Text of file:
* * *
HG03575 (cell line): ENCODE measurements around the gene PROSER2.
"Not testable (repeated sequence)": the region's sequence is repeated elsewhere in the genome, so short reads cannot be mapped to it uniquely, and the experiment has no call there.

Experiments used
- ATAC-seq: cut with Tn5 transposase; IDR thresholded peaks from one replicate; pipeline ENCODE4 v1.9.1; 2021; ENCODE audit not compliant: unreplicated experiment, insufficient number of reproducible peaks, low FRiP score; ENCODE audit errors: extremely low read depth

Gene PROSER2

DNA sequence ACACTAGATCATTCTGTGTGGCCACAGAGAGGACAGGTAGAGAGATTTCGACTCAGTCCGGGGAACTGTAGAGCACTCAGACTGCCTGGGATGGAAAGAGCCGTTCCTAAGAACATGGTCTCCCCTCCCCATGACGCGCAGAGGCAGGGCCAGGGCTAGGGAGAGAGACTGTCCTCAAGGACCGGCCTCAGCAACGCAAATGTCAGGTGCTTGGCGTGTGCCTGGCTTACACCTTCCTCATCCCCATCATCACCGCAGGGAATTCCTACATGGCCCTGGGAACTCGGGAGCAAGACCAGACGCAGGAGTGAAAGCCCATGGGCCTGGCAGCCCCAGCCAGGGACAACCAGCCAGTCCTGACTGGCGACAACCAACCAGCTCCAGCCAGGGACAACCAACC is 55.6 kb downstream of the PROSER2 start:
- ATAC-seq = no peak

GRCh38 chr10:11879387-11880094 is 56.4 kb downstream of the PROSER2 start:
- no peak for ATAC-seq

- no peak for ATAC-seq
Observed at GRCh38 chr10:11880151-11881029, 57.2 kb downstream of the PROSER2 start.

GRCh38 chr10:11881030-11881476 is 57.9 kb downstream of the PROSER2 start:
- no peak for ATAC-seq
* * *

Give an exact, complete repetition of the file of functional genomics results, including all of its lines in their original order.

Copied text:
HG03575 (cell line): ENCODE measurements around the gene PROSER2.
"Not testable (repeated sequence)": the region's sequence is repeated elsewhere in the genome, so short reads cannot be mapped to it uniquely, and the experiment has no call there.

Experiments used
- ATAC-seq: cut with Tn5 transposase; IDR thresholded peaks from one replicate; pipeline ENCODE4 v1.9.1; 2021; ENCODE audit not compliant: unreplicated experiment, insufficient number of reproducible peaks, low FRiP score; ENCODE audit errors: extremely low read depth

Gene PROSER2

DNA sequence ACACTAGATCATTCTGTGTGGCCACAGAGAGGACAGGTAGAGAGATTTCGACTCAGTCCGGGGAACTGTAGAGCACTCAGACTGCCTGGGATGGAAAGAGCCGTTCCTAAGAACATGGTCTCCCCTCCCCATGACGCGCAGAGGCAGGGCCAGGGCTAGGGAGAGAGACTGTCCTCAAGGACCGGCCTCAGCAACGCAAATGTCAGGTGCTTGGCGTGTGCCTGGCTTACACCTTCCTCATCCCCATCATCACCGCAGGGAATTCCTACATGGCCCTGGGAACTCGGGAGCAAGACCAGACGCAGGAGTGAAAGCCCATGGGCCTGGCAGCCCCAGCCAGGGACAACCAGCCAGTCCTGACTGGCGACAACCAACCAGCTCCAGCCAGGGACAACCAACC is 55.6 kb downstream of the PROSER2 start:
- ATAC-seq = no peak

GRCh38 chr10:11879387-11880094 is 56.4 kb downstream of the PROSER2 start:
- no peak for ATAC-seq

- no peak for ATAC-seq
Observed at GRCh38 chr10:11880151-11881029, 57.2 kb downstream of the PROSER2 start.

GRCh38 chr10:11881030-11881476 is 57.9 kb downstream of the PROSER2 start:
- no peak for ATAC-seq